CheapAir.com will now let you make reservations on Amtrak, a clear sign that the travel industry is recognizing consumers’ frustrations with air travel.
It’s one thing for Amtrak to let you reserve seats on its own Web site. But when an aggregator that deals with multiple airlines now says, “You can book trains now, too!,” that’s thought-provoking.
And the thought it’s intended to provoke is that the train is a more comfortable, less expensive and definitely less aggravating alternative to flying.
According to USA Today, CheapAir.com is including Amtrak among its listings.
There may be another booking site out there that will let you book flights and rail travel in the United States at the same time, but I haven’t found it yet.
(NOTE: CheapAir.com is NOT to be confused with CheapOair.com, a completely different outfit — although I suspect the two ARE confused several thousand times a day.)
For now, CheapAir.com will only let you book Amtrak tickets on its heavily used and extremely popular Northeast Corridor between Boston and Washington DC.
The company is already planning to do the same on Amtrak routes in the Midwest and on the West Coast.
This link to CheapAir’s blog explains how the new service works.
The fact that it’s being offered at all is eye-opening, especially when you hear the reasoning from CheapAir.com CEO Jeff Klee:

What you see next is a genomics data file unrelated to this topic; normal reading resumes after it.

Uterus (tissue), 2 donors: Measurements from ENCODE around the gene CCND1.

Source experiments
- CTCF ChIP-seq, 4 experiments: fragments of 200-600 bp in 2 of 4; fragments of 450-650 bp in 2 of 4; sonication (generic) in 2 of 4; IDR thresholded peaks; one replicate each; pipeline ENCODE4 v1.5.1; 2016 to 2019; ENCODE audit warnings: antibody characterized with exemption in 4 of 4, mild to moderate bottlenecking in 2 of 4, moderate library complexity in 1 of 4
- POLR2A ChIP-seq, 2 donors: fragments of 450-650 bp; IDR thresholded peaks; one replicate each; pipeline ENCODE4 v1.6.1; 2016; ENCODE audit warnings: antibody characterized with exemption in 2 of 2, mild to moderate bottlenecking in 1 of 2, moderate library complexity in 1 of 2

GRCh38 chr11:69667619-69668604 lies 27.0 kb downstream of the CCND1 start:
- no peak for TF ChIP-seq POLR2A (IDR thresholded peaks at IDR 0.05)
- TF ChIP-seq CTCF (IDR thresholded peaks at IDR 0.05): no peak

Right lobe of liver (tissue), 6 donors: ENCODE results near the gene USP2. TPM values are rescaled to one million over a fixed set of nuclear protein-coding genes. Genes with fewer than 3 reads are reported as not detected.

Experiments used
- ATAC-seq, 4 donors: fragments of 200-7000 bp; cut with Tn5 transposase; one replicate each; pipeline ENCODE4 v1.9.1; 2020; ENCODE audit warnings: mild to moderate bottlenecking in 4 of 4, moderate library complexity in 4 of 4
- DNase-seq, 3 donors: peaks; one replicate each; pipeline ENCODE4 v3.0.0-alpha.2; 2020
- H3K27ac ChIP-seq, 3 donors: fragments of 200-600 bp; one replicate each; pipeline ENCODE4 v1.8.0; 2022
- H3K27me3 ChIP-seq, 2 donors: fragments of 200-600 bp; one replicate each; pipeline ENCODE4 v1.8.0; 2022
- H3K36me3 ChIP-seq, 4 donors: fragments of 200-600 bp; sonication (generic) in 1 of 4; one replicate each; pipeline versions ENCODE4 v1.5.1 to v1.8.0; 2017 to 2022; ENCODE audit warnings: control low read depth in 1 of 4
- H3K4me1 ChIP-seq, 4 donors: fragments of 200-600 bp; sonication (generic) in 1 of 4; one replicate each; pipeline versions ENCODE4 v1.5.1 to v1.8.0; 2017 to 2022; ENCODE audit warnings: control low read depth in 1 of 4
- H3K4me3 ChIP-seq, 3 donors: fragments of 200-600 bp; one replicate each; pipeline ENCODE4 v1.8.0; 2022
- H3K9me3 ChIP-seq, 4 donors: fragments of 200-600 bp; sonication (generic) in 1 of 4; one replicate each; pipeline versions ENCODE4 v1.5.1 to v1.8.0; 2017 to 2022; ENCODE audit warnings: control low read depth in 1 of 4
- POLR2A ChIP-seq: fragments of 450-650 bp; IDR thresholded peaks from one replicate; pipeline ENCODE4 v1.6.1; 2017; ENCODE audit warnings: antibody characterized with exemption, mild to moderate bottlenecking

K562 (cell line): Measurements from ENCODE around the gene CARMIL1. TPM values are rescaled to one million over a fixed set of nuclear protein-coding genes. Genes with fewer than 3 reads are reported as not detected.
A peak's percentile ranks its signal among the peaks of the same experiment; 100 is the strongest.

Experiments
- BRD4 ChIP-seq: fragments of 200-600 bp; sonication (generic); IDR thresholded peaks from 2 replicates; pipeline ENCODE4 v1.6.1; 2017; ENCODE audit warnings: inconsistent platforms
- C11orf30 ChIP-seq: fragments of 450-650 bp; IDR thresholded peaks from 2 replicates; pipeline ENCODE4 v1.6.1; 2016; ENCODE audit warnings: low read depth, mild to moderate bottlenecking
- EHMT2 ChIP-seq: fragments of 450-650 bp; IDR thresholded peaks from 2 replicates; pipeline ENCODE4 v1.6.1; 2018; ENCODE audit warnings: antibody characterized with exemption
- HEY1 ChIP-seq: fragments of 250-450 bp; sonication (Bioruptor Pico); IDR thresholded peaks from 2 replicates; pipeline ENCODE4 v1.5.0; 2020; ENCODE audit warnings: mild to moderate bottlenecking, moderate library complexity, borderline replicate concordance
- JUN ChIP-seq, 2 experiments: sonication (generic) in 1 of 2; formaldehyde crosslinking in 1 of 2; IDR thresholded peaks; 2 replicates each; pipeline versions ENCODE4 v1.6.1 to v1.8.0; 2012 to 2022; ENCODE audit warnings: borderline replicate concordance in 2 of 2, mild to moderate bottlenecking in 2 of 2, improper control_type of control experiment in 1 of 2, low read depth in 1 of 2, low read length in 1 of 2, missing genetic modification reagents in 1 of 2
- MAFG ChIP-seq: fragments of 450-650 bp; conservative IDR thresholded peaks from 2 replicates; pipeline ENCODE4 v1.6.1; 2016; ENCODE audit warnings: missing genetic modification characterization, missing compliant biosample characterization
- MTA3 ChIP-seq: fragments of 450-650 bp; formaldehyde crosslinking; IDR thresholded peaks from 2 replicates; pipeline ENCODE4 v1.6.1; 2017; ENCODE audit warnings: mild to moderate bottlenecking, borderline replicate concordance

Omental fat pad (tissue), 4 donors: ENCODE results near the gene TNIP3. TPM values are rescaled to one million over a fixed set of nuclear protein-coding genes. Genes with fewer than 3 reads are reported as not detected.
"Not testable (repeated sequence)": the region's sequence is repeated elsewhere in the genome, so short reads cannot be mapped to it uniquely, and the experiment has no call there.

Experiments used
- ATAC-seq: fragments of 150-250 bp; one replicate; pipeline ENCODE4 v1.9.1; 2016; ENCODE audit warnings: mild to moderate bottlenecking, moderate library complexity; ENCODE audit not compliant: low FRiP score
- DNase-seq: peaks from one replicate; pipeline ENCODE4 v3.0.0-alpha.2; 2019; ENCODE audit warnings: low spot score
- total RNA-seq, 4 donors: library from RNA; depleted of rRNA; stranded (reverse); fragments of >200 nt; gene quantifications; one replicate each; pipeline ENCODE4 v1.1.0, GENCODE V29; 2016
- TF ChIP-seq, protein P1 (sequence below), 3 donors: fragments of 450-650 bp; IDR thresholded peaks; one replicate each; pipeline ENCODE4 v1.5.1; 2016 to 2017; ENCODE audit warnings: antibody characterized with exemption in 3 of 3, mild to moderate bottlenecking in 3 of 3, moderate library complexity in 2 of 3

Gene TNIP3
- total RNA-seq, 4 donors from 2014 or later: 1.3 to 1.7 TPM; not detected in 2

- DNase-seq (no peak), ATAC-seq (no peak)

“For many markets…it does make a lot of sense to consider rail instead of flights, especially when you factor in all the hassles and transport time to and from the airport.
“If you’re coming from out of town and not used to even thinking of rail, all of a sudden, when it’s presented there and you see it’s significantly less expensive and not that much longer…you’ll see a great option you didn’t know existed.”
Klee’s comments get to the heart of what makes this move worth noting, namely the hell that is now air travel if you’re among the masses who can’t afford to fly in the well-heeled classes.
I suspect it’s mainly an effort by CheapAir.com to generate a little buzz and thus distinguish itself from that large and confusing herd of travel booking sites on the Web.
But more importantly for us consumers, it means that the travel industry is not only recognizing, but is now responding, to the growing unpopularity of air travel.
Does this mean that people are going to stop flying en masse? Hardly. But it does show that the industry recognizes that travelers are looking for alternatives, and will make an effort to offer them.
The biggest obstacle to this idea is the CheapAir.com site itself. Visually, it’s very dated, the Web design equivalent of 80s chic. Worse, it doesn’t feature this new Amtrak booking option prominently on its home page, forcing users to hunt for it.
But that’s nothing that a little site makeover can’t fix. The idea itself is definitely sound and don’t be surprised to see at least some of CheapAir’s competitors follow suit.
American rail travel may still be lagging behind the rest of the developed world in speed and efficiency, but if an airline booking site finds it worthwhile to help you reserve train tickets, then Amtrak must be doing something right.